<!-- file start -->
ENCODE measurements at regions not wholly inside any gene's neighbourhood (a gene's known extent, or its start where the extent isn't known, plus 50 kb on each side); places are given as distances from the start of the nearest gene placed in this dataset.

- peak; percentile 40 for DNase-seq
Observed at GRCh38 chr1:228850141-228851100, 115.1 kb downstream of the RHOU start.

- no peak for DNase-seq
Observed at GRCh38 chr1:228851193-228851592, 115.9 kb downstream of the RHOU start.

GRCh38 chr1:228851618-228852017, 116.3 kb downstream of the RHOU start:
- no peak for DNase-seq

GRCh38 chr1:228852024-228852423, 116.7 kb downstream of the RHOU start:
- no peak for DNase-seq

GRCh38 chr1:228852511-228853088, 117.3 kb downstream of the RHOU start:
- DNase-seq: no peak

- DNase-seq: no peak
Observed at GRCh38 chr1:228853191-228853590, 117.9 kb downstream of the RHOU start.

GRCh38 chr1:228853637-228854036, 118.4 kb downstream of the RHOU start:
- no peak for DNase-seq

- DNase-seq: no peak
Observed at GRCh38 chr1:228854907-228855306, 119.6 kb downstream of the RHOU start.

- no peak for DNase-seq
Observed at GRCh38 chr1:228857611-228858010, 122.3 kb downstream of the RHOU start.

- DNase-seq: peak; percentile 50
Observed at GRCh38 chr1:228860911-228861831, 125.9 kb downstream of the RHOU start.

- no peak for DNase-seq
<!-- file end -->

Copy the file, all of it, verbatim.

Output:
ENCODE measurements at regions not wholly inside any gene's neighbourhood (a gene's known extent, or its start where the extent isn't known, plus 50 kb on each side); places are given as distances from the start of the nearest gene placed in this dataset.

- peak; percentile 40 for DNase-seq
Observed at GRCh38 chr1:228850141-228851100, 115.1 kb downstream of the RHOU start.

- no peak for DNase-seq
Observed at GRCh38 chr1:228851193-228851592, 115.9 kb downstream of the RHOU start.

GRCh38 chr1:228851618-228852017, 116.3 kb downstream of the RHOU start:
- no peak for DNase-seq

GRCh38 chr1:228852024-228852423, 116.7 kb downstream of the RHOU start:
- no peak for DNase-seq

GRCh38 chr1:228852511-228853088, 117.3 kb downstream of the RHOU start:
- DNase-seq: no peak

- DNase-seq: no peak
Observed at GRCh38 chr1:228853191-228853590, 117.9 kb downstream of the RHOU start.

GRCh38 chr1:228853637-228854036, 118.4 kb downstream of the RHOU start:
- no peak for DNase-seq

- DNase-seq: no peak
Observed at GRCh38 chr1:228854907-228855306, 119.6 kb downstream of the RHOU start.

- no peak for DNase-seq
Observed at GRCh38 chr1:228857611-228858010, 122.3 kb downstream of the RHOU start.

- DNase-seq: peak; percentile 50
Observed at GRCh38 chr1:228860911-228861831, 125.9 kb downstream of the RHOU start.

- no peak for DNase-seq